By: The Working Forest Staff
Phys.org — scientists at the Wood Anatomy Laboratory, part of the research centre at the gardens in Kew, southwest London, are working on a new global project to help precisely identify the origin and species of timber.
Illegal logging is estimated to account for 15 to 30 percent of all timber traded worldwide, according to Interpol, with an estimated annual value of $51 billion to $152 billion (45 billion to 134 billion euros) in 2017.
Much of the import and export business relies on paper trails for verification.
However, experts hope that their new project can, in future, provide enforcement agencies with some hard science that can quickly identify through checks whether a wood species is as claimed, and exactly where it was grown.
“I’m hoping it will really help to reduce illegal logging,” said Peter Gasson, the Kew institution’s research leader in wood and timber. The laboratory’s samples originate from far and wide and some date back well over a century.
Lying around besides the Leica and Nikon microscopes is a piece of African blackwood collected during British explorer David Livingstone’s Zambezi expedition, dated 1860.
There is method however in the apparent miscellany at one of the world’s largest wood sample collections.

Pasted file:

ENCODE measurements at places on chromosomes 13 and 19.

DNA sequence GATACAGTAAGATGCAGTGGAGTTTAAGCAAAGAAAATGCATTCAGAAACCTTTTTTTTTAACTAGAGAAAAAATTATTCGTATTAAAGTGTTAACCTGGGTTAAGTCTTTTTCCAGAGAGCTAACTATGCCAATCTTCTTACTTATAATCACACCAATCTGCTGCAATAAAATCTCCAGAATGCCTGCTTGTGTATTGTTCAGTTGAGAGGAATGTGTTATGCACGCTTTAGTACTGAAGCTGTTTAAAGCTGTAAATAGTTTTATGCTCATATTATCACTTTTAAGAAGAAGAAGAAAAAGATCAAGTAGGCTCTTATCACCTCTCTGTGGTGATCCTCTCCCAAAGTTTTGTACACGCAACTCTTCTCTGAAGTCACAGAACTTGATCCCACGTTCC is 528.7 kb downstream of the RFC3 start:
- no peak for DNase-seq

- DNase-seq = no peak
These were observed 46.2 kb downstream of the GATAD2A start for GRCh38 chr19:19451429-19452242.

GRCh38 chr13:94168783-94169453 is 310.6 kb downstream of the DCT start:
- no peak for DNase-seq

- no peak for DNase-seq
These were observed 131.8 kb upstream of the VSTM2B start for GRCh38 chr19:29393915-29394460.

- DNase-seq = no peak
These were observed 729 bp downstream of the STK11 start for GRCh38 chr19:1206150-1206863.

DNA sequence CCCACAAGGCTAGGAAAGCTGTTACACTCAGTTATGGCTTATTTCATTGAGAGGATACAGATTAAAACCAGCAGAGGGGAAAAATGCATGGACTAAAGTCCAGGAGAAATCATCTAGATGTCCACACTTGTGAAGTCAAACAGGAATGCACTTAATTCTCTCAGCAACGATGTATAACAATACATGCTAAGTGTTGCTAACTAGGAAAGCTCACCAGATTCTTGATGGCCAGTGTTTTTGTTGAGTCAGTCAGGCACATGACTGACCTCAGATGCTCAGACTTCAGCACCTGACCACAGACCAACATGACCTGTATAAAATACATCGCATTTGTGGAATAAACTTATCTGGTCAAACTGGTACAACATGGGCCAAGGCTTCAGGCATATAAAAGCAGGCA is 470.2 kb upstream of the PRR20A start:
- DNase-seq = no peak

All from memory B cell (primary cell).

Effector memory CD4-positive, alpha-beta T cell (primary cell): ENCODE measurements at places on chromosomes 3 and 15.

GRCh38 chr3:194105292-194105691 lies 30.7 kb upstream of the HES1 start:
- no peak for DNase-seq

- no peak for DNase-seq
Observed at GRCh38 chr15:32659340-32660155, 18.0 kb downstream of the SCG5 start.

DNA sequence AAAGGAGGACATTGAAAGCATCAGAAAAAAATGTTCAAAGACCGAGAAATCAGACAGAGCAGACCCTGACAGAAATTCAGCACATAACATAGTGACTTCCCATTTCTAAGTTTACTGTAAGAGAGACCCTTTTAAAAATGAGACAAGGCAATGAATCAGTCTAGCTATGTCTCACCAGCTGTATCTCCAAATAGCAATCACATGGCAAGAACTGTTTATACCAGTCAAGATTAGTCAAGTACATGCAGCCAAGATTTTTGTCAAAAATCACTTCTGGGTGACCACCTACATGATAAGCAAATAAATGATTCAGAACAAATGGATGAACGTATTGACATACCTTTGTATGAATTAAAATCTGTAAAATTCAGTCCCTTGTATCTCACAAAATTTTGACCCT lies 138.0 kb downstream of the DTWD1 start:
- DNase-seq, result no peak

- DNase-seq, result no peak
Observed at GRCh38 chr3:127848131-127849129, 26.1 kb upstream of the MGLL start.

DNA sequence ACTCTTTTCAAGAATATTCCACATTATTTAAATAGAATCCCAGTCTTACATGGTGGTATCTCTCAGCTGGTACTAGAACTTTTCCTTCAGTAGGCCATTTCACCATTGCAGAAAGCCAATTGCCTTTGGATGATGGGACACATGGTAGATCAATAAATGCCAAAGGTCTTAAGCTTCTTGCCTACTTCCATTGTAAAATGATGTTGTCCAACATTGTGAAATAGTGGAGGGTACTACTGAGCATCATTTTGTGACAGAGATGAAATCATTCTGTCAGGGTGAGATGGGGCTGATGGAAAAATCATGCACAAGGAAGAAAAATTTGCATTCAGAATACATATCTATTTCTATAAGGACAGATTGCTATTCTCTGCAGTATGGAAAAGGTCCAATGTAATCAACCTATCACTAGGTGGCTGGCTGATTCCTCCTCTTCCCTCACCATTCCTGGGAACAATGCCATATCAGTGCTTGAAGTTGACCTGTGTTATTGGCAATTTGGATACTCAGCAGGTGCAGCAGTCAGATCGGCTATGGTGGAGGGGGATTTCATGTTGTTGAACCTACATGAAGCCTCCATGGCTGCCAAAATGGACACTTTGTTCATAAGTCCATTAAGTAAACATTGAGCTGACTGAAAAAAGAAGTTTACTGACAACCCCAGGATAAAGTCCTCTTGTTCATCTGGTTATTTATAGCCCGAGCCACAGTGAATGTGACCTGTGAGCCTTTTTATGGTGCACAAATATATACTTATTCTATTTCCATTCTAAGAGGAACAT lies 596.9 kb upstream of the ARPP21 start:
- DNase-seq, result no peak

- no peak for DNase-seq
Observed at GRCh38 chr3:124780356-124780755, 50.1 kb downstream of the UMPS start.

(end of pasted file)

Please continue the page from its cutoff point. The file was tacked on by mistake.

Six chests of drawers hold 100,000 microscope slides of fragments, sorted in Latin by family, genus and then species.
Each specimen contains three different slices through the wood: transverse, tangential and radial.
“We’re trying to build up and future-proof the reference collection of wood samples of all the commercial timbers used in the world,” said Gasson.
“We want a comprehensive library—and that’s going to take a long time,” added the expert, who started his life’s work in the Kew lab as a student in 1977.
While the Kew experts have the know-how to identify the species, they need help pinpointing where the tree originates, an expertise being provided by a separate partner team in northern England.
By combining the wood analysis at Kew with isotope testing of different timbers in Yorkshire, the project should provide law enforcement agencies with a key tool to help rapidly establish whether the timber has come from legal sources.
Kew will be able to determine the species of wood and the so-called stable isotope testing—looking at the chemical composition within the wood and patterns reflecting local rainfall and prevailing winds—can identify where the tree was grown.
The project is also in partnership with the Forest Stewardship Council (FSC), a not-for-profit body certifying sustainably-managed forests around the world which account for about 10 percent of the planet’s productive forests.
The 200 million hectares of FSC-certified forests hold around 2,000 species and the Germany-based organization will be collecting geo-referenced samples to start amassing the database for use in fighting illegal logging.
Michael Marus, FSC chief information officer, and information technology director, said: “The science is there; what is needed is reference samples from forests which contain location data.
“Complex compounds create a type of isotope fingerprint that can be measured and obtained,” he told AFP.
“The science can get us down to even 10 kilometres (six miles) to the source of something.”
These scientific tools could help save forests that are crucial for environmental, economic and social sustainability, and combating climate change and biodiversity loss.
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